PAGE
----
Friendship First


Friendship First
Offset print, 1972

The Layered Motives of Ping-Pong Diplomacy

Friendship First presents a shining, optimistic vision: three women of diverse backgrounds, brought together by amicable ping-pong competition. The 1971 poster hints at a globalized utopia, in which cooperation and individual victory are anything but mutually exclusive. Yet, the unknown artist was simply fueling Mao’s less-than-benevolent propaganda machine – interestingly, in a way that complemented America’s foreign policy as well.

Most of the space in the print is taken up by depictions of a Caucasian (presumably American) woman on the left, a Chinese woman in the middle, and a woman of African descent on the far right. The Chinese woman has her arms wrapped around the other two, suggesting her centrality as well as her capacity for unification. Other than their ethnic identifying features, they are cut from the same mold, possessing the same height, body size, slight androgenization, and proud smile. It is notable, though, that the Chinese woman features a specific emblem of her national identity – a jersey stylized like the Chinese flag – while the nationality of the other two women is ambiguous, hinting at the vapidity of the international sentiment.

The women provide the foreground for a pale world map, which does not represent any national boundaries, but does include latitudinal and longitudinal lines. Above a bold Chinese/English caption bearing the title of the work lies two ping-pong paddles and a bouquet of flowers, symbolizing the dual, complementary forces of competition and friendship.

At first glance, it would appear to be a tribute to progressive politics. The image seems to glorify racial diversity, as well as female empowerment, in the context of international cooperation. Surely it evidences some genuine commitment to the ideal of women holding up half the sky. However, the self-interest motivating the print’s creation is unquestionable. So-called “ping-pong diplomacy” was an international power play, presumably to curry favor with the United Nations, but more fundamentally to reach out to Richard Nixon. The US had maintained a stance of distrust since Mao’s ascension to power, committed to their fear of all incarnations of socialism and the potential for a “domino effect.” Yet the geopolitical climate of the late 20th century forced both the US and China to re-evaluate their contempt of one another. For China, “better relations with the United States offered… two major advantages: some deterrence against the Soviet threat, and the possibility of bringing Taiwan back under Beijing’s control” (Guoqi 123). The increased hostility from the USSR, a veritable superpower, rendered a standoff with America unsustainable and dangerous. Sports in China were not exactly in a golden age — in fact, “several top ping-pong players committed suicide in 1967 after being humiliated and tortured by the Red Guards” (127). The country’s participation in international sports leagues was minimal, and they had skipped the World Table Tennis Federation Championship games during the peak years of the Cultural Revolution. But 1971 became the year that marked China’s renewed interest in table tennis. With that interest came a series of fateful interactions between the Chinese and American teams.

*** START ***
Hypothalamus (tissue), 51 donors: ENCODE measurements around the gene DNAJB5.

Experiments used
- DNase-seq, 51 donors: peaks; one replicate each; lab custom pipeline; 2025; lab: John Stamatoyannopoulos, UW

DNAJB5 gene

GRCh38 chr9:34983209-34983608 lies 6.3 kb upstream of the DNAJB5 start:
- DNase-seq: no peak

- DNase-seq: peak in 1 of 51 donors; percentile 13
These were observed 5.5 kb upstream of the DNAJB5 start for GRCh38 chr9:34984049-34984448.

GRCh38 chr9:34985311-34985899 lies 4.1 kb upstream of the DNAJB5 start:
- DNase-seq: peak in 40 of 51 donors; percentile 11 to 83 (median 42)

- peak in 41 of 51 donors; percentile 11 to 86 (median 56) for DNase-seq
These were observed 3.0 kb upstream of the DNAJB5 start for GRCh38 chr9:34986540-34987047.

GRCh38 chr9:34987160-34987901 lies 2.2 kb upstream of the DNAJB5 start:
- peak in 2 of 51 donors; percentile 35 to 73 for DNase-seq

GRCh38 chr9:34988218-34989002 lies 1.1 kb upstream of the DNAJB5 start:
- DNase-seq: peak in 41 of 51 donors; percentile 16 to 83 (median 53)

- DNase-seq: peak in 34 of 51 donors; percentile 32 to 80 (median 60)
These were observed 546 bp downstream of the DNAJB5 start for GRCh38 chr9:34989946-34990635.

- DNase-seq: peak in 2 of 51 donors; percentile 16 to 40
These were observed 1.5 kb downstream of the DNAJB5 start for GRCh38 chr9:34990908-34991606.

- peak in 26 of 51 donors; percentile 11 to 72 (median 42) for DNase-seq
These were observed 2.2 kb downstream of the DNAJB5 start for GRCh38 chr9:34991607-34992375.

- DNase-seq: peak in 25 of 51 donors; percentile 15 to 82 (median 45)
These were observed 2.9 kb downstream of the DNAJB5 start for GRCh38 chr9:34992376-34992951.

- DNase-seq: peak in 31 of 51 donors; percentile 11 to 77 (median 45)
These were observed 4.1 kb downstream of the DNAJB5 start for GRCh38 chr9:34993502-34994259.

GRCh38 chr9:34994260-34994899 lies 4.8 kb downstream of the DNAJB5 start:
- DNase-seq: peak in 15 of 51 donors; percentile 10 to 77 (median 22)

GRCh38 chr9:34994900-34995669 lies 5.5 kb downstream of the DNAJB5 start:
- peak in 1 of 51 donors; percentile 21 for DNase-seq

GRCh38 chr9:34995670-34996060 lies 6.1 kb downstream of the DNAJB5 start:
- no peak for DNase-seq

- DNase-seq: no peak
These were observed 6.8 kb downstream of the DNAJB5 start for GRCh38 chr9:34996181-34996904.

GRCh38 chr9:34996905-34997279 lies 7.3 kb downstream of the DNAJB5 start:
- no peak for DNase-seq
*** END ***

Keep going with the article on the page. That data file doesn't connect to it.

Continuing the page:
At the thirty-first World Championship competition of 1971, an exchange of gifts between American player Glenn Cowan and reigning champion Zhuang Zedong made a public spectacle of Sino-American cooperation (Guoqi 132). Before the games ended, Mao issued a formal invitation for the American team to visit China, which they enthusiastically accepted. To the delight of both nations, the Soviet Union was dumbfounded. A successful visit from the American team led them to reciprocate with the Chinese team, and invite them to the US. The visits proved to be deeply consequential; the diplomatic link between the two countries was sufficiently strong that even when the US renewed its plan to bomb North Vietnam – while the Chinese team was in America and vulnerable to bad press – “the team’s meeting with Nixon and the plan to give pandas to the United States [went] on as scheduled” (160). The mutual benefit of their mended relationship could not be denied, so transgressions that would have been demonized a few years before were overlooked in the wake of reconciliation.

Ping-pong diplomacy provided an effective model for future rapprochements. Other East Asian nations followed suit, employing ping-pong diplomacy to combat isolationist tendencies and form alliances. A similar tactic was employed in 1984 between China and South Korea, marking “the first time Korean athletes had competed on Chinese soil, even though the two countries had met before at international sports meets” (162). China was able to use ping-pong as a tentative step toward internationalization, an essential phase in its political and economic expansion.

As a piece of propaganda art, Friendship First speaks to the complex motives underlying China’s allegedly innocent passion for ping-pong. The piece contributed to the web of symbolic value that table tennis held in the domestic and geopolitical spheres in the 1970s. The poster may depict an overly idyllic fantasy of intercultural cooperation, but the pragmatic gains of ping-pong diplomacy were very real, preparing the way for the globally integrated China we know now.

Abby Grosse

Select Bibliography

Xu, Guoqi, Olympic Dreams: China and Sports (Cambridge: Harvard University Press, 2008), 117-164.